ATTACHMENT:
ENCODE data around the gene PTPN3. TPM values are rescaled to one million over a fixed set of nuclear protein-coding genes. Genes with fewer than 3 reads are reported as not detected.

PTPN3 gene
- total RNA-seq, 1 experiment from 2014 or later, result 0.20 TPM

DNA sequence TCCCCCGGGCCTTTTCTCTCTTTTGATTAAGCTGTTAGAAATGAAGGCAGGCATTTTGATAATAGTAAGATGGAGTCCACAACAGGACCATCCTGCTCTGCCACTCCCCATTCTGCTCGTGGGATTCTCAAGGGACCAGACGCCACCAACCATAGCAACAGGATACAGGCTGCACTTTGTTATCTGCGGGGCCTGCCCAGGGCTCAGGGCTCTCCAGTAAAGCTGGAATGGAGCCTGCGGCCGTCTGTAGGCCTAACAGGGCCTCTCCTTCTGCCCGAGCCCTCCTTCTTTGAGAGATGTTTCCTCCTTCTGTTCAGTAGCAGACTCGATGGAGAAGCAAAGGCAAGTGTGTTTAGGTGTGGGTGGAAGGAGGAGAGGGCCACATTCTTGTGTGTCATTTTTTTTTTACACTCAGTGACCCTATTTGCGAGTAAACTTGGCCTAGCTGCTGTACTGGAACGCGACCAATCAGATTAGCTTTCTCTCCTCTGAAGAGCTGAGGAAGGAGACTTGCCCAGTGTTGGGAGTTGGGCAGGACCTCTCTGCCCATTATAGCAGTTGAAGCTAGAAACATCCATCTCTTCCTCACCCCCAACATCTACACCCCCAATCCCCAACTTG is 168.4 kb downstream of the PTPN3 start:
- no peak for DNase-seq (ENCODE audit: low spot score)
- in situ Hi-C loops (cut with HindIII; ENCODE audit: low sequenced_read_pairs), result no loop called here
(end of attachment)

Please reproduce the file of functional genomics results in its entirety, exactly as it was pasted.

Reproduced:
ENCODE data around the gene PTPN3. TPM values are rescaled to one million over a fixed set of nuclear protein-coding genes. Genes with fewer than 3 reads are reported as not detected.

PTPN3 gene
- total RNA-seq, 1 experiment from 2014 or later, result 0.20 TPM

DNA sequence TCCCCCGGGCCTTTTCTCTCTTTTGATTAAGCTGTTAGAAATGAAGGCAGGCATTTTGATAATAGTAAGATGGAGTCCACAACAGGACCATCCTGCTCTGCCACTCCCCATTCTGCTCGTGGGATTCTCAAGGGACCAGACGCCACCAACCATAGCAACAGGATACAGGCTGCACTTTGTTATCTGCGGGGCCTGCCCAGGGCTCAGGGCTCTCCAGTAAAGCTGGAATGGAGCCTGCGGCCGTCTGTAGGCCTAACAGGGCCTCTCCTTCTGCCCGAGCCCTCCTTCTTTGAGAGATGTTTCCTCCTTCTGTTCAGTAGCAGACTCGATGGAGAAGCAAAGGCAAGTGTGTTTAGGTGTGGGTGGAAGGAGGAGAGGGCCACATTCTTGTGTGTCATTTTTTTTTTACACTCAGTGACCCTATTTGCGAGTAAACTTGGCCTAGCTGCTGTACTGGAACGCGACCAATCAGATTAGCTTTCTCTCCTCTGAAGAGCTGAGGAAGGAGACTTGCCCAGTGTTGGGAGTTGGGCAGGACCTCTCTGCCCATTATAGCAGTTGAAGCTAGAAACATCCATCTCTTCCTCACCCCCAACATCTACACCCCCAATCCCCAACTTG is 168.4 kb downstream of the PTPN3 start:
- no peak for DNase-seq (ENCODE audit: low spot score)
- in situ Hi-C loops (cut with HindIII; ENCODE audit: low sequenced_read_pairs), result no loop called here